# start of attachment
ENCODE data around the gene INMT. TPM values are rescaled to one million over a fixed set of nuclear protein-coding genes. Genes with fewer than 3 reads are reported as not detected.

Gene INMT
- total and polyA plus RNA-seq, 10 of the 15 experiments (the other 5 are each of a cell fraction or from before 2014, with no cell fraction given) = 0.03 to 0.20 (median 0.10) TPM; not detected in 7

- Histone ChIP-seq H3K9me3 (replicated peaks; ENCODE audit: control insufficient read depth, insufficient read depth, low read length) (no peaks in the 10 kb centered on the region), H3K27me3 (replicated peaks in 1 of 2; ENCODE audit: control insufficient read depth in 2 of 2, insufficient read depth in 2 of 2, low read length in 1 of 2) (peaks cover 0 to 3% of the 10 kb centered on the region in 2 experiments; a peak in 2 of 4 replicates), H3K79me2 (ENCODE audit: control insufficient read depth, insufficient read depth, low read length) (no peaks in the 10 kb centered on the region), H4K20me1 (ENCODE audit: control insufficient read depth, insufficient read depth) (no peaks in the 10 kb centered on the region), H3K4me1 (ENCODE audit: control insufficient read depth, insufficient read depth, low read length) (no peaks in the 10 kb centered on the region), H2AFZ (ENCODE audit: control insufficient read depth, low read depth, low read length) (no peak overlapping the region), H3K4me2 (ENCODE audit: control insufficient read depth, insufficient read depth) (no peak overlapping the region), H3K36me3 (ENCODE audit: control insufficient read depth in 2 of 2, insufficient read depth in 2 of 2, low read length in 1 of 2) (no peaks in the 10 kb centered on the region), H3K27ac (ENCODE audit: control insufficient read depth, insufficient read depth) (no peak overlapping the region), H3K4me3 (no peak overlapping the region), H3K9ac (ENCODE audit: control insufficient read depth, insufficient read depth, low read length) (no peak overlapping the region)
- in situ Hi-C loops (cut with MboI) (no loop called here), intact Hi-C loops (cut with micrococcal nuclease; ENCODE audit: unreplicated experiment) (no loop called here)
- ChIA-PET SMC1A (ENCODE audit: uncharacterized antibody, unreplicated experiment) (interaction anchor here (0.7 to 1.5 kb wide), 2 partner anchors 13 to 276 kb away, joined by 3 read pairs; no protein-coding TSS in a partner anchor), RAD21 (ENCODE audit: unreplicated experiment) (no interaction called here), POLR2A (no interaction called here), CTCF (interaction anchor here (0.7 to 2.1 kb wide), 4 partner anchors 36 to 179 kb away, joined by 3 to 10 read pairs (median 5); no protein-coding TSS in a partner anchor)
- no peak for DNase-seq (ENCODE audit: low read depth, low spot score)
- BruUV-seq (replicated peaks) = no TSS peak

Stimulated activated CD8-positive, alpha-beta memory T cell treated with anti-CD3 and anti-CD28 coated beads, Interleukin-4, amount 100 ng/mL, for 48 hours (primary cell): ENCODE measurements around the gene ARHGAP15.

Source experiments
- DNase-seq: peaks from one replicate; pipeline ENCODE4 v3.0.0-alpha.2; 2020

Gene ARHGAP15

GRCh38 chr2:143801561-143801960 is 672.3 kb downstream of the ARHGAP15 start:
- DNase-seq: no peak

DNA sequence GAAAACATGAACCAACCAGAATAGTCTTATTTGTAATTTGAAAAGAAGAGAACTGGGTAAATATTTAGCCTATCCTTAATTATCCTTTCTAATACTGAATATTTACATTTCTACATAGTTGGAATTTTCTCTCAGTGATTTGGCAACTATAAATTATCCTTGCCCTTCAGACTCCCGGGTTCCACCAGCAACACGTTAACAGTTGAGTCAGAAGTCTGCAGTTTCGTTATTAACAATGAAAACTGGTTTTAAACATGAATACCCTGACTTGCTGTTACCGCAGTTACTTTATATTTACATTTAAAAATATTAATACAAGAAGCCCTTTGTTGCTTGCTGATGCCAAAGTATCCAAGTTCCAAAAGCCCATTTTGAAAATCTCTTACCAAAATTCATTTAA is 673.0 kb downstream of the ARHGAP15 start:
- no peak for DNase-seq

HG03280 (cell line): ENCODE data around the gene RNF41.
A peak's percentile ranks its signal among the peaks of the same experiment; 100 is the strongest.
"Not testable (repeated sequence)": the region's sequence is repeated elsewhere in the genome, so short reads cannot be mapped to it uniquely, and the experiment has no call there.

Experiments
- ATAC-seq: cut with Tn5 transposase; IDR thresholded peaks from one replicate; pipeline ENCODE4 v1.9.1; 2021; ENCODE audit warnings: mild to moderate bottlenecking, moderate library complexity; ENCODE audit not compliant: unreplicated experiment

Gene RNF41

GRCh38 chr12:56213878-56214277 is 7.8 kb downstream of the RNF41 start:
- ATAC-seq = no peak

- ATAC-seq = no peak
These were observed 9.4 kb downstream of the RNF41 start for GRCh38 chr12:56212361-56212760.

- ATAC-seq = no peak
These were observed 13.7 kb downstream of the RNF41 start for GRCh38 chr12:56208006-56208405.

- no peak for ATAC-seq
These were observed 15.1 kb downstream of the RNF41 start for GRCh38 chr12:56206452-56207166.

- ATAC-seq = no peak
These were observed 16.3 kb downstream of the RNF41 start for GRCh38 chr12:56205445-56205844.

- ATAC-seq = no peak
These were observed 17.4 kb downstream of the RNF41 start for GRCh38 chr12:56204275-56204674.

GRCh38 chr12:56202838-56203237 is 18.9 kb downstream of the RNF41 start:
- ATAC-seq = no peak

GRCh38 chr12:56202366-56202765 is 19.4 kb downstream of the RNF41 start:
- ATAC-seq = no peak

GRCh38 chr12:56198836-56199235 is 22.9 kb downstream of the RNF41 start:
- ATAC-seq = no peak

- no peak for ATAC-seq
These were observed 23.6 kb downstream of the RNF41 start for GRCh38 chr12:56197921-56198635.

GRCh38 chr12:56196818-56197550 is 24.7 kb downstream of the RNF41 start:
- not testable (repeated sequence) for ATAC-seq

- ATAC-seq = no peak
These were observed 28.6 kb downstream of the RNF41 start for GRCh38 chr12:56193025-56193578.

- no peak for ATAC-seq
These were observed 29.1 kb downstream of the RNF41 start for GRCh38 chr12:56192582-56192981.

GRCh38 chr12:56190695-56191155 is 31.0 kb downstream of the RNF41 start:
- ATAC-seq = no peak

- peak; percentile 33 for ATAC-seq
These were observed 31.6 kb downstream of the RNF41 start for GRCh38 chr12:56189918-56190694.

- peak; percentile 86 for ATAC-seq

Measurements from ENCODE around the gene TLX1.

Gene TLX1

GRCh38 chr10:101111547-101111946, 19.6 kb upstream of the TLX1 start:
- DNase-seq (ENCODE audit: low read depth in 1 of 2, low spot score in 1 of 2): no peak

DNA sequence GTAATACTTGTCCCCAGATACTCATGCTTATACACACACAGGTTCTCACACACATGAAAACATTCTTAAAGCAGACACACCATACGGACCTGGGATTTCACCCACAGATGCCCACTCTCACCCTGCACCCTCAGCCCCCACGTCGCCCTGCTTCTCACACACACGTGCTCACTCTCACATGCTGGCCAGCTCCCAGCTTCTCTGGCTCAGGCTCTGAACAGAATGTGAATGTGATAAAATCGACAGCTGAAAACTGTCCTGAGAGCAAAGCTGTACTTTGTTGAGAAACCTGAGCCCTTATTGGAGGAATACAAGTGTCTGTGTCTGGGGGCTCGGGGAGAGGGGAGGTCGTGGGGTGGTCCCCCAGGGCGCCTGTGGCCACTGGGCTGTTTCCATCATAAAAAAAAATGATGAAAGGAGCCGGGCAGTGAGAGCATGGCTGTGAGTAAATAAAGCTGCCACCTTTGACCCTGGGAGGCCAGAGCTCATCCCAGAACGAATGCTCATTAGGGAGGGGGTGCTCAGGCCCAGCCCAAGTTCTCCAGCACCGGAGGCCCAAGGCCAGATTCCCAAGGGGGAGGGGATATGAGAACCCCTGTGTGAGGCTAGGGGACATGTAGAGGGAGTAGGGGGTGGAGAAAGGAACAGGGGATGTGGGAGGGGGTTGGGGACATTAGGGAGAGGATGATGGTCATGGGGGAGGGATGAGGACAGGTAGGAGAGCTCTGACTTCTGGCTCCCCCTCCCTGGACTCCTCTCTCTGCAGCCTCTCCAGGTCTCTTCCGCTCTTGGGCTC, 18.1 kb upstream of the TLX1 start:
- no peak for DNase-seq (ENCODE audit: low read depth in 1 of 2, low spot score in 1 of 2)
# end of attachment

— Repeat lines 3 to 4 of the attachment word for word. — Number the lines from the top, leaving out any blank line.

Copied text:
- total and polyA plus RNA-seq, 10 of the 15 experiments (the other 5 are each of a cell fraction or from before 2014, with no cell fraction given) = 0.03 to 0.20 (median 0.10) TPM; not detected in 7

- Histone ChIP-seq H3K9me3 (replicated peaks; ENCODE audit: control insufficient read depth, insufficient read depth, low read length) (no peaks in the 10 kb centered on the region), H3K27me3 (replicated peaks in 1 of 2; ENCODE audit: control insufficient read depth in 2 of 2, insufficient read depth in 2 of 2, low read length in 1 of 2) (peaks cover 0 to 3% of the 10 kb centered on the region in 2 experiments; a peak in 2 of 4 replicates), H3K79me2 (ENCODE audit: control insufficient read depth, insufficient read depth, low read length) (no peaks in the 10 kb centered on the region), H4K20me1 (ENCODE audit: control insufficient read depth, insufficient read depth) (no peaks in the 10 kb centered on the region), H3K4me1 (ENCODE audit: control insufficient read depth, insufficient read depth, low read length) (no peaks in the 10 kb centered on the region), H2AFZ (ENCODE audit: control insufficient read depth, low read depth, low read length) (no peak overlapping the region), H3K4me2 (ENCODE audit: control insufficient read depth, insufficient read depth) (no peak overlapping the region), H3K36me3 (ENCODE audit: control insufficient read depth in 2 of 2, insufficient read depth in 2 of 2, low read length in 1 of 2) (no peaks in the 10 kb centered on the region), H3K27ac (ENCODE audit: control insufficient read depth, insufficient read depth) (no peak overlapping the region), H3K4me3 (no peak overlapping the region), H3K9ac (ENCODE audit: control insufficient read depth, insufficient read depth, low read length) (no peak overlapping the region)